Down With the Metric System
I went to see Eddie Izzard the other night. It was a very funny show. He did one bit about how Myanmar, Liberia and the U.S. are the only countries that haven’t converted to the Metric System. It was a funny bit. And it got me thinking. Personally, I’m glad there are three countries that haven’t switched. I’m not just saying that as a U.S. citizen who is used to a different system. I have actual reasons.
The first reason I like our system better than the metric system is because the units are related to actual human things. A foot is about the size of a person’s foot. A yard is about the size of a person’s waist. A mile is about a thousand paces (two thousand steps). An acre is about the amount of land a team of oxen can till in one day. These are all things that I know (except the oxen) and can grasp intuitively. This makes it much more useful for my day to day uses than the meter (which is either the one minute angle of the Earth’s median arc or the standard wavelength of krypton-86 emissions, neither of which does me any good).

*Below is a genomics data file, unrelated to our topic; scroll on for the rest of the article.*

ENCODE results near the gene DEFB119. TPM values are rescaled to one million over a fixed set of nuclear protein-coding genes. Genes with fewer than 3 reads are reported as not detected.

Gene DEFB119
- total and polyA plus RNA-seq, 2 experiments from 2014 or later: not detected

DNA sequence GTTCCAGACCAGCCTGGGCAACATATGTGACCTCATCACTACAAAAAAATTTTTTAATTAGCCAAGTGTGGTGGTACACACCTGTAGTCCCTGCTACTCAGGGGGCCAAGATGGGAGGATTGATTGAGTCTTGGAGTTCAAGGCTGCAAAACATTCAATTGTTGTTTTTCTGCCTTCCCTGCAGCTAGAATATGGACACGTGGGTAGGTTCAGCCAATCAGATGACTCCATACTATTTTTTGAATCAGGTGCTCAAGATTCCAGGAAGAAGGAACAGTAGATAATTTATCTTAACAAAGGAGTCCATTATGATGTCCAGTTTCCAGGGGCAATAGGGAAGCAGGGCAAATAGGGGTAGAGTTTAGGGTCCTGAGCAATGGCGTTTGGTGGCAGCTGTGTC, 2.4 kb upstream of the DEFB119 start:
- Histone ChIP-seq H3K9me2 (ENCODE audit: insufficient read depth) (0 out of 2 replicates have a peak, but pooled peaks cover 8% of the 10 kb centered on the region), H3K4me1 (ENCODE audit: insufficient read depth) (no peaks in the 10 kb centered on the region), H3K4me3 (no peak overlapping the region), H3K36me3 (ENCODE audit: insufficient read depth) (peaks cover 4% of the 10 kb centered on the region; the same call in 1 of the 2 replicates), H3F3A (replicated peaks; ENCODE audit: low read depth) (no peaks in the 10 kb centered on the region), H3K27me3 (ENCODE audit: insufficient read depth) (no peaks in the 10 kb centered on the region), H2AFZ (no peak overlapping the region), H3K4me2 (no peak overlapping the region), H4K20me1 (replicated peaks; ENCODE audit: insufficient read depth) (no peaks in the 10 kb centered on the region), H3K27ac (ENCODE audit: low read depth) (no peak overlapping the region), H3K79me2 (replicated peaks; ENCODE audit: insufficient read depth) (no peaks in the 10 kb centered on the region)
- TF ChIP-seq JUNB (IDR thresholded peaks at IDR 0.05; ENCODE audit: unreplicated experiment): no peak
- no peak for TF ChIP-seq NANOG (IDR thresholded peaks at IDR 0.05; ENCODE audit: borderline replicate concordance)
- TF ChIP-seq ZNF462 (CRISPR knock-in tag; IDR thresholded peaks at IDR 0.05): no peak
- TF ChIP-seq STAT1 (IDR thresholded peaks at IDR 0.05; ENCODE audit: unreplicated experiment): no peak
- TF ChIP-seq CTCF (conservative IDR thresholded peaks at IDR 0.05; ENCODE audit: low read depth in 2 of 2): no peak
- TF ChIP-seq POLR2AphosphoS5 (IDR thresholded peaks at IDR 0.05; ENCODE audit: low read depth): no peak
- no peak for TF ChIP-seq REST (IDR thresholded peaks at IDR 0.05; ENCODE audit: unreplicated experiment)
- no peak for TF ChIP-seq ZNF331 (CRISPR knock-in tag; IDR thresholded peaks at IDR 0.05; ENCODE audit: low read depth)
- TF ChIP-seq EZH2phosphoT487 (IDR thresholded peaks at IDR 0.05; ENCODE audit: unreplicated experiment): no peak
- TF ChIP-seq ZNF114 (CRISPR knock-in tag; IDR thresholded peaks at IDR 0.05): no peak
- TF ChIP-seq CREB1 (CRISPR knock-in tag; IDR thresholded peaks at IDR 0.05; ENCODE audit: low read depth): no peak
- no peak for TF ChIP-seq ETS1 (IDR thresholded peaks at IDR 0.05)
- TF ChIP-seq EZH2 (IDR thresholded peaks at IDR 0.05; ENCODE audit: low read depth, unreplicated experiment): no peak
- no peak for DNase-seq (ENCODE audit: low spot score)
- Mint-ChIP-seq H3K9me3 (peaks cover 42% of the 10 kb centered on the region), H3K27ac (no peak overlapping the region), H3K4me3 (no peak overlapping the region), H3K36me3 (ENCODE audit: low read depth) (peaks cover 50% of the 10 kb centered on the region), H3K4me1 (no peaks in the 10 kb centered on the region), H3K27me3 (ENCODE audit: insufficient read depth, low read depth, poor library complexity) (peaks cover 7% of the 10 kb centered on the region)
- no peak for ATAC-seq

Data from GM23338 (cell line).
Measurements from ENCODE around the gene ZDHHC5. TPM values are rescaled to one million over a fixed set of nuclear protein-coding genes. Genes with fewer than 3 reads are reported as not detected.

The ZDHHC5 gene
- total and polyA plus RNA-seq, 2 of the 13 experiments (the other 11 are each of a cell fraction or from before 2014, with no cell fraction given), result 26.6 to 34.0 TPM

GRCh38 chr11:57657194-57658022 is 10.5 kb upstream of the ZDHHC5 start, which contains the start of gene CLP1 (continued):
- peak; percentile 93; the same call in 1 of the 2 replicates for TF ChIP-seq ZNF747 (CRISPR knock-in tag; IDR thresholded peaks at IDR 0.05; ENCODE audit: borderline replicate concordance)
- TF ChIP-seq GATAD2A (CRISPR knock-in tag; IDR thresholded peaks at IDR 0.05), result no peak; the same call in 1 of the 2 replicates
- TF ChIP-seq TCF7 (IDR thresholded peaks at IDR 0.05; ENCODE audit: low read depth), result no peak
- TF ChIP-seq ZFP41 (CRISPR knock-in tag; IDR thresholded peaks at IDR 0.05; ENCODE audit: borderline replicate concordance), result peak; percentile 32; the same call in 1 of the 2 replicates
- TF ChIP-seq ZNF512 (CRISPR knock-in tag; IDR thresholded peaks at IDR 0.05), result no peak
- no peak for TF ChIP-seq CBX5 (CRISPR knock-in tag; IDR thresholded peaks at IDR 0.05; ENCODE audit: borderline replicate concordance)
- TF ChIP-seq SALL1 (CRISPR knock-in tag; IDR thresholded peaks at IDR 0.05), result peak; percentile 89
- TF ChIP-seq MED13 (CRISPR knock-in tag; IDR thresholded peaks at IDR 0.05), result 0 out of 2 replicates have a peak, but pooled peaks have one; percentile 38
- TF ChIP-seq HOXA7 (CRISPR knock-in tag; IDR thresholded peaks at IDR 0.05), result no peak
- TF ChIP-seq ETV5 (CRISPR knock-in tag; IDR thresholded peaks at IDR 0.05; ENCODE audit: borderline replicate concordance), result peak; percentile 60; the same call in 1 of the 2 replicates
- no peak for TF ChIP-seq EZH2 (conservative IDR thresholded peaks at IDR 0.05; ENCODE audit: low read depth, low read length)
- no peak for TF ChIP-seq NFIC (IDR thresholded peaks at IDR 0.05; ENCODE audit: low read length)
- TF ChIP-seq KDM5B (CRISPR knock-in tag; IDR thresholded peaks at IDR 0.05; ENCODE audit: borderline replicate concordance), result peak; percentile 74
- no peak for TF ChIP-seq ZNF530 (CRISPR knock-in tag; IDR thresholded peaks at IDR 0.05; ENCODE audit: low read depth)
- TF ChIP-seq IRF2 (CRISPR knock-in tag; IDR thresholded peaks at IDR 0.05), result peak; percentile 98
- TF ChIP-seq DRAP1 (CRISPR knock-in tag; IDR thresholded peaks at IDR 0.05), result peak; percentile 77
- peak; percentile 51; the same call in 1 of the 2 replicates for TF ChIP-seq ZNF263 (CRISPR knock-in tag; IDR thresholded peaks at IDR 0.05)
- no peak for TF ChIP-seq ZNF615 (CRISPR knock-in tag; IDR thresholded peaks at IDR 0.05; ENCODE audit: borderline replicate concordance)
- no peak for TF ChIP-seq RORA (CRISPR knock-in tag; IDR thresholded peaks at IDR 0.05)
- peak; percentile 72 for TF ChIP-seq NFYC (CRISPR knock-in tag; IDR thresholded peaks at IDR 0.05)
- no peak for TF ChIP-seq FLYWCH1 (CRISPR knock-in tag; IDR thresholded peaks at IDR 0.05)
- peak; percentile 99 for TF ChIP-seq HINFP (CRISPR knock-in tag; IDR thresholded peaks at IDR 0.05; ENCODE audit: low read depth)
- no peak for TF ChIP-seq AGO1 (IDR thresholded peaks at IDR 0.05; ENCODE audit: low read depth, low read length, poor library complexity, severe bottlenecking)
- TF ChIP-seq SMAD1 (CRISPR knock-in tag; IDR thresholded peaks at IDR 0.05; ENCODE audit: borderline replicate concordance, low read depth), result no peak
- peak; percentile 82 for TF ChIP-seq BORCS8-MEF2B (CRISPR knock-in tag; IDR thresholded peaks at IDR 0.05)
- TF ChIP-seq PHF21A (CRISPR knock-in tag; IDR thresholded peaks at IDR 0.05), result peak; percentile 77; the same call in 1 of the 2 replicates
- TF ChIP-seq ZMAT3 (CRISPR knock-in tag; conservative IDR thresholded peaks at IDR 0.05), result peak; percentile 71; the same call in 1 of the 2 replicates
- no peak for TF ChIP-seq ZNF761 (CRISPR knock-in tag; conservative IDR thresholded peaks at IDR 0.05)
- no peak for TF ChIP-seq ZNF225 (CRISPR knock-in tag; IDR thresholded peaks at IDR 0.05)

The next reason I don’t like the metric system is because that whole, “The math is easier because everything is based on 10,” thing is just silly. Yes, it makes it easier to convert centimeters to meters than inches to yards. But, unit conversion isn’t that important. If you drop a bowling ball and want to know how fast it is going after six seconds, 9.80665 m/s2 isn’t any easier than 32.174 ft/s2. Unless you happen to be measuring the standard wavelength of Krypton-86 emissions, the math isn’t going to be any easier with the metric system.
Now, I do realize having a standard system for science and commerce is beneficial. And if they like using the metric system, that’s fine. But it isn’t a good reason to force everyone to use the metric system all the time. And I’m not saying that everyone should switch to my system either. Systems of weights and measures are like languages. They teach us about the people who use them. The fact that acres come from oxen plowing fields tells us about our history. The fact that a yard is a little bigger than most people’s waists lets us know that most of our kings were on the chubby side. I would love to see a world where forest dwellers measure height based on a certain tree species and desert dwellers measure distance based on how far a camel walks in an hour. All this standardization has made us boring.